Mrs Pankhurst arrested at Immigration, but then freed to enter the US
New York, 21 October 1913 - The Suffragette leader, Mrs Pankhurst, was held by immigration officials when she landed at Ellis Island. She had travelled to the US to undertake a lecture tour, but officials were initially concerned that her presence in the country, and the things she might say, would prove inflammatory.
The original decision of the Immigration Commissioners to deny Mrs Pankhurst entry to the US was reversed after President Wilson consulted with Mr Wilson, the Secretary for Labour, and was based on a pledge made by Mrs Pankhursts's lawyer that she would not preach militance during her stay in the country.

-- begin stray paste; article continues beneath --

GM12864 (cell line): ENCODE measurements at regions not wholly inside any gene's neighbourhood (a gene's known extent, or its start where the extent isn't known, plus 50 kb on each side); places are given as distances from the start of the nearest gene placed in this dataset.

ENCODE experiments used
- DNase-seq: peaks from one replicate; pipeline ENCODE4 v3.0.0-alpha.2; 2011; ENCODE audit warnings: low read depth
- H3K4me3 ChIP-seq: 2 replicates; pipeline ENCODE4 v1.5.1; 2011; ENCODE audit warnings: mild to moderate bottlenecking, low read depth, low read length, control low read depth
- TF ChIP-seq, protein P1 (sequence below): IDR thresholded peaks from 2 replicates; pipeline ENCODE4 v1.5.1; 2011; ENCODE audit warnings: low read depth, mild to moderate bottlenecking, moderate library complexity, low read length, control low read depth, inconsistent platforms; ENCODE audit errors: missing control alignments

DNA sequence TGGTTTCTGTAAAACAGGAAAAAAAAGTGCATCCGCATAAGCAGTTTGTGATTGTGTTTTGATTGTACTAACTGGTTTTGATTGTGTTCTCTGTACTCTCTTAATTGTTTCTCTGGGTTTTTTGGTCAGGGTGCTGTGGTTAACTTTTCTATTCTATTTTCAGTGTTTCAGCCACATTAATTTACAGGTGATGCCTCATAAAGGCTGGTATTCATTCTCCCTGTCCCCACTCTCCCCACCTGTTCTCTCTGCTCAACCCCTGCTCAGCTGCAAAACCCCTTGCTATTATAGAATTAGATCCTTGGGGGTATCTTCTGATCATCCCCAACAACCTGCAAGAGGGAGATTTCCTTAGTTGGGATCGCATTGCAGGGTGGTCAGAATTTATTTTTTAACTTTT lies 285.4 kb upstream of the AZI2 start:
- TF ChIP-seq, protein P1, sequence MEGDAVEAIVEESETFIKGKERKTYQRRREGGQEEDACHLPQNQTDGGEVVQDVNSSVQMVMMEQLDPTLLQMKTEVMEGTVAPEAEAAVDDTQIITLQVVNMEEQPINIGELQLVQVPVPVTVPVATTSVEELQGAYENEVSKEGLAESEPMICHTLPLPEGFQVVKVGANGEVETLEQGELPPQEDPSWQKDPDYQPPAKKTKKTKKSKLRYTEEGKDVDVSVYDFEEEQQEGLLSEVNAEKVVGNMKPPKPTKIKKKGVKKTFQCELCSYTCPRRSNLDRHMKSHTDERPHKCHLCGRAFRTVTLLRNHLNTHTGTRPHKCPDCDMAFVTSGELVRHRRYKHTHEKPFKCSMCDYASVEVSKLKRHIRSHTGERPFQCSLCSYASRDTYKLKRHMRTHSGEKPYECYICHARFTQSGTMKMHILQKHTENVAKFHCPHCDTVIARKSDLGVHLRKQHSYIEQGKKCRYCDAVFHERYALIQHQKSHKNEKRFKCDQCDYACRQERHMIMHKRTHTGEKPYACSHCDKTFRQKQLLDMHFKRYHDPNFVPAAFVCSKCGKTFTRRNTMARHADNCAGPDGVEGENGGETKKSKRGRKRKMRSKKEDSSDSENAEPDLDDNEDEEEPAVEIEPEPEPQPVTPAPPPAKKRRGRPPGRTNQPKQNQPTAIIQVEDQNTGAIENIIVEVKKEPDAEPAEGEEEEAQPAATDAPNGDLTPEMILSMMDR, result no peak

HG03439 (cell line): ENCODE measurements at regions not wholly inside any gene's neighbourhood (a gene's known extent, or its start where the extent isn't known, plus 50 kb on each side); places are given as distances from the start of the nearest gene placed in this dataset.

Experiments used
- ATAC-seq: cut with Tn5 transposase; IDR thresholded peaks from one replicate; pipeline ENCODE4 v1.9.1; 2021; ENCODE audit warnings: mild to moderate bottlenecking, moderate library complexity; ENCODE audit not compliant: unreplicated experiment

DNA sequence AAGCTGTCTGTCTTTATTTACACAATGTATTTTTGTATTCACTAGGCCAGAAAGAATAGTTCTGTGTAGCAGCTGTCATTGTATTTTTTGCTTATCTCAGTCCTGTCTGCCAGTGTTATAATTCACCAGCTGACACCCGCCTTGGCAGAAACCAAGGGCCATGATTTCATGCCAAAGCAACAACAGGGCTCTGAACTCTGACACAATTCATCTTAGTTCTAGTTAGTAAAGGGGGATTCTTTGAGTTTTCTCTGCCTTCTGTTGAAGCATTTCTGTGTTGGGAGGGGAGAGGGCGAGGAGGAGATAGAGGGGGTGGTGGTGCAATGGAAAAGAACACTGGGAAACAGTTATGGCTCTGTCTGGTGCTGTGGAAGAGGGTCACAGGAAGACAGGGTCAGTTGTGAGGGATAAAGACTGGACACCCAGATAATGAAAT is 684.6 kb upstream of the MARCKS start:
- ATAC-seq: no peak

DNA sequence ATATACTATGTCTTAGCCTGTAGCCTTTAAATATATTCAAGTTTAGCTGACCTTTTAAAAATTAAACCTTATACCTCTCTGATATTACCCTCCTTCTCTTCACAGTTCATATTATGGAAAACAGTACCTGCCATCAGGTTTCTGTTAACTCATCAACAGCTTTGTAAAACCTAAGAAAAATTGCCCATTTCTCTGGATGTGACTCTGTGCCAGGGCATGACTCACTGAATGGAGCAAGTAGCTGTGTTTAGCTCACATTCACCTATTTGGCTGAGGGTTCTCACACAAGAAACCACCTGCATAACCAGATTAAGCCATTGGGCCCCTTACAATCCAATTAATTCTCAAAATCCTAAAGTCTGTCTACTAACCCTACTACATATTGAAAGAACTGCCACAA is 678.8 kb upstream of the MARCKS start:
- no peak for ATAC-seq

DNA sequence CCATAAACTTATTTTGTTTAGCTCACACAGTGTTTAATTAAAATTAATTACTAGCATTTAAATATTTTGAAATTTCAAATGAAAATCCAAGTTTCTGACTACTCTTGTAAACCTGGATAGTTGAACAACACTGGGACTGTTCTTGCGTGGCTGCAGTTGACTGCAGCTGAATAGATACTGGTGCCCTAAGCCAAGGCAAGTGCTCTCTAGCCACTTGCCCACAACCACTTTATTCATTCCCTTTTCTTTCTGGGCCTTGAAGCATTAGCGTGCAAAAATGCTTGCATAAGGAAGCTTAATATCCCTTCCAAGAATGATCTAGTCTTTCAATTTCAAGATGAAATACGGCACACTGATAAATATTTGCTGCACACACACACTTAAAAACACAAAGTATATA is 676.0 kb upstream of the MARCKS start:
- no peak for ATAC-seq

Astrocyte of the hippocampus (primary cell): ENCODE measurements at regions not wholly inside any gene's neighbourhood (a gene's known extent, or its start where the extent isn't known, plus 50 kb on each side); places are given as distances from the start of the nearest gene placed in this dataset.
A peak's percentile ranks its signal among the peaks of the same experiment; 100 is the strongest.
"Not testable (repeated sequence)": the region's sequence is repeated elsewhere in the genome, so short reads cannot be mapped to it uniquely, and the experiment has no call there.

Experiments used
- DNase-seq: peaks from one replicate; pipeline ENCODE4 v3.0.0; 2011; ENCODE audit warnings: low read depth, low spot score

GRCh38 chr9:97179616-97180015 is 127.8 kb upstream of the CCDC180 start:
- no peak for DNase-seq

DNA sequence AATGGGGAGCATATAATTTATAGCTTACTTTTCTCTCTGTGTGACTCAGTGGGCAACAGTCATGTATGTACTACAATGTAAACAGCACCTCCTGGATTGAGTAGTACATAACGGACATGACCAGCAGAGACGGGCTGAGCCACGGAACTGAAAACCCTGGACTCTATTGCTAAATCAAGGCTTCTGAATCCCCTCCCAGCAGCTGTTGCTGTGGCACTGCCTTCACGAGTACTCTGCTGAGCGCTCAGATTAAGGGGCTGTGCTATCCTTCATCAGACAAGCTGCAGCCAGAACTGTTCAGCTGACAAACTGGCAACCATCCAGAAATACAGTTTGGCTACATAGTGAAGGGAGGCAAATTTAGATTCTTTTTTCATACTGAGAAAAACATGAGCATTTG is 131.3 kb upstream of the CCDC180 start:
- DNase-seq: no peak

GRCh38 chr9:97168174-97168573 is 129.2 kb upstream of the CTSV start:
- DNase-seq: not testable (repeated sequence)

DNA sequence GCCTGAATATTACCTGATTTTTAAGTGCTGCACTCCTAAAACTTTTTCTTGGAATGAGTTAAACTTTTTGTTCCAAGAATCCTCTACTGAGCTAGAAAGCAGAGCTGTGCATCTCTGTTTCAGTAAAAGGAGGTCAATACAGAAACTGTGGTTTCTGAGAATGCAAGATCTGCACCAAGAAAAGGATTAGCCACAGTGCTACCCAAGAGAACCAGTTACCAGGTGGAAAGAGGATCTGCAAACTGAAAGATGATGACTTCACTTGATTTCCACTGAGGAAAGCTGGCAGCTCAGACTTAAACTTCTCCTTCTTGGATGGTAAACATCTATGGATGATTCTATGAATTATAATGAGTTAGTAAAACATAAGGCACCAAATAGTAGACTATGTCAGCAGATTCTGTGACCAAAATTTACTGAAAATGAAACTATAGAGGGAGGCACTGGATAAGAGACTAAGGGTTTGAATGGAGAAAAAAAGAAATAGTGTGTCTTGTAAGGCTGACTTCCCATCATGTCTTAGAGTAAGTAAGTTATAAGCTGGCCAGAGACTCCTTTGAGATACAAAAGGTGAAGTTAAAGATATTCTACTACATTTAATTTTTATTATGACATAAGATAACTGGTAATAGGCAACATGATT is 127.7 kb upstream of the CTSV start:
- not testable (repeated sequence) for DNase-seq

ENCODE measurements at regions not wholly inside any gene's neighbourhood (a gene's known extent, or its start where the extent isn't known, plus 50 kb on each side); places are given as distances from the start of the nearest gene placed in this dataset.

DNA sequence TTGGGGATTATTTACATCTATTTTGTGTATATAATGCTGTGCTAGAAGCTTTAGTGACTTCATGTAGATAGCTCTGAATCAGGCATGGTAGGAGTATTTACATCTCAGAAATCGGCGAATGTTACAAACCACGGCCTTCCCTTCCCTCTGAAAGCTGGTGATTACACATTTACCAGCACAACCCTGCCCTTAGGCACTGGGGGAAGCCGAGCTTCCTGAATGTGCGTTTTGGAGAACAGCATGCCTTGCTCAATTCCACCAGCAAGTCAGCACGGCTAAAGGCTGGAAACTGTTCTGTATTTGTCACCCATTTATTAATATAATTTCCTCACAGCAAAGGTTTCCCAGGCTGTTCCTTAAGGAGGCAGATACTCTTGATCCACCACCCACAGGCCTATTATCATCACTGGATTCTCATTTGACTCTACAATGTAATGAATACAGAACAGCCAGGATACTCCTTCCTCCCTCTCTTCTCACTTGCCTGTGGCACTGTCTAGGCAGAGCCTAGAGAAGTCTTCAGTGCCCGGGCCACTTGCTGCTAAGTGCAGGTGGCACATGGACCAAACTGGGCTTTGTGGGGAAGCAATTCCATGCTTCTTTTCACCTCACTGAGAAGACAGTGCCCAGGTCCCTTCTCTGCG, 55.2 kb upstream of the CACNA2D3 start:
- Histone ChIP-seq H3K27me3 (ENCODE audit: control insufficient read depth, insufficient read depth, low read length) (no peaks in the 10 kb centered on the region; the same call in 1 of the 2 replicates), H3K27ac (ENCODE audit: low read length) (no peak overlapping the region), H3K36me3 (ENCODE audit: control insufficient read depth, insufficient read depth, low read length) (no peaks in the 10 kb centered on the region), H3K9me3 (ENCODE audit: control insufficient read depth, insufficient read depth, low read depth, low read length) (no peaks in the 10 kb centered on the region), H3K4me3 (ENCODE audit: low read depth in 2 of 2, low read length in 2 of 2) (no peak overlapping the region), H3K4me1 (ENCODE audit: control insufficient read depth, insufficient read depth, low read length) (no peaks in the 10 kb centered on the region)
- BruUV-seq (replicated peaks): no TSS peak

On entering the US, and meeting with reporters, Mrs Pankhurst said that her admission was a serious blow to the Liberal Government who were fearful that she would tell all about the treatment of the Suffragettes in Britain.
'This is a great victory', she said, 'and good advertisment'.
[Editor's note: This is an article from Century Ireland, a fortnightly online newspaper, written from the perspective of a journalist 100 years ago, based on news reports of the time.]